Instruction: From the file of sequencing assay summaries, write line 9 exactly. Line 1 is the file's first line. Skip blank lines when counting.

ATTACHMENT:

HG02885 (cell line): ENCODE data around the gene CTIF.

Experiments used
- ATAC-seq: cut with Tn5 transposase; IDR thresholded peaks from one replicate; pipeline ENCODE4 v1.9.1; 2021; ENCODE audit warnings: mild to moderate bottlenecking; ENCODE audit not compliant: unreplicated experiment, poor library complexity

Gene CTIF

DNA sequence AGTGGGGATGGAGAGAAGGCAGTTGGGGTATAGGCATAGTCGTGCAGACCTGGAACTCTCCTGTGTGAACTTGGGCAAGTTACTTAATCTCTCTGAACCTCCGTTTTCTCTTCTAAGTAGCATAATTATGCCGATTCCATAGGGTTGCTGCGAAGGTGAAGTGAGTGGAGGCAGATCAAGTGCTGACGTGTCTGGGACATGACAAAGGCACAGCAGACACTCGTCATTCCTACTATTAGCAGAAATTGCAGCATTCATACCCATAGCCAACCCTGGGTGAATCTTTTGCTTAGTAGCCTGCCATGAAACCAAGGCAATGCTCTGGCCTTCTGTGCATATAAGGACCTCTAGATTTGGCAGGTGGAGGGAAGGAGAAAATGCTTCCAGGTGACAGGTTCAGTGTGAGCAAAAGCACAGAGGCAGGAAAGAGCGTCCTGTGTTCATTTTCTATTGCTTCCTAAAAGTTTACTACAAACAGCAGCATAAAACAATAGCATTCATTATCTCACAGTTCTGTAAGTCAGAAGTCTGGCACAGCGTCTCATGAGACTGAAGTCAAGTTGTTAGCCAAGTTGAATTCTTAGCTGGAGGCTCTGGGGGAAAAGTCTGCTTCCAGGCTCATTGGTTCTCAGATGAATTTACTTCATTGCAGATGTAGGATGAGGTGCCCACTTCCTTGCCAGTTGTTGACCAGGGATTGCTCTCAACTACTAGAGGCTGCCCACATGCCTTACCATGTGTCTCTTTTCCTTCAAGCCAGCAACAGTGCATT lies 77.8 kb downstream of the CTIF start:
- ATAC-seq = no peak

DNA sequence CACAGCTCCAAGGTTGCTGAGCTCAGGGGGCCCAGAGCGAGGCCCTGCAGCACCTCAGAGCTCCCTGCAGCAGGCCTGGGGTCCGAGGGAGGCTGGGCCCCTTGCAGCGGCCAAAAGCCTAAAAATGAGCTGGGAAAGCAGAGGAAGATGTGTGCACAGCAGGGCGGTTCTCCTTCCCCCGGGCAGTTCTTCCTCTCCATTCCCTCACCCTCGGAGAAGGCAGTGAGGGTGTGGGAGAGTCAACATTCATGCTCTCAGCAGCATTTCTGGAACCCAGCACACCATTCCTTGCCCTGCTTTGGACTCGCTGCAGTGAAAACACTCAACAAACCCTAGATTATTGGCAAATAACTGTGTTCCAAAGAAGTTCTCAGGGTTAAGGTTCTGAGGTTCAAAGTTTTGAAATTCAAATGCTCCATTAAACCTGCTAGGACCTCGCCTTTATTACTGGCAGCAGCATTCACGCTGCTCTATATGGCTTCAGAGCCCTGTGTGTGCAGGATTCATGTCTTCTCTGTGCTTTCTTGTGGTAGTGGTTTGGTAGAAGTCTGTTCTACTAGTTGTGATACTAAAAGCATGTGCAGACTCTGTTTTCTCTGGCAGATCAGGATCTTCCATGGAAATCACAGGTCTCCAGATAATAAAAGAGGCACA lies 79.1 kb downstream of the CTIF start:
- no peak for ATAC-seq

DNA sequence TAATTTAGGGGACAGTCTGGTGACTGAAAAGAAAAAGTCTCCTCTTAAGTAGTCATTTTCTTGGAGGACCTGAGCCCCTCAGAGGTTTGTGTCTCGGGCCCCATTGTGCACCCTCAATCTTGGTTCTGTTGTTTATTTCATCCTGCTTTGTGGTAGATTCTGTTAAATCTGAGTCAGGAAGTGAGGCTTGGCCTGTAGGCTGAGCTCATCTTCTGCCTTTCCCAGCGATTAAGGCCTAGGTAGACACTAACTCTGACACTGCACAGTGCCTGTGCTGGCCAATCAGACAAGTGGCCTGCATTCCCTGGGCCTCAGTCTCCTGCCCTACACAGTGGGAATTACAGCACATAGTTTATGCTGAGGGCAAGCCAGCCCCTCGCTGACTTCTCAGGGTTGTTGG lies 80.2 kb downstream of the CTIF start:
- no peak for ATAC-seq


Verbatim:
DNA sequence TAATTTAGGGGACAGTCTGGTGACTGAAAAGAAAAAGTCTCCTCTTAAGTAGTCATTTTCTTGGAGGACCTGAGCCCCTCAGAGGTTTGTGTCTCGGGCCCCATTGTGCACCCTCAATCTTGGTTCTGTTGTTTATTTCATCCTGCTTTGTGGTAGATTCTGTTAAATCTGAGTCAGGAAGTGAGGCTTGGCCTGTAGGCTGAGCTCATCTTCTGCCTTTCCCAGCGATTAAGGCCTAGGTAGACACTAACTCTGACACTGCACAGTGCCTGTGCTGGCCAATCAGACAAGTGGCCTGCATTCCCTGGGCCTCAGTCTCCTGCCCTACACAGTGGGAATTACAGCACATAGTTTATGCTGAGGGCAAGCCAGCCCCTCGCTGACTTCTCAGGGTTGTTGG lies 80.2 kb downstream of the CTIF start: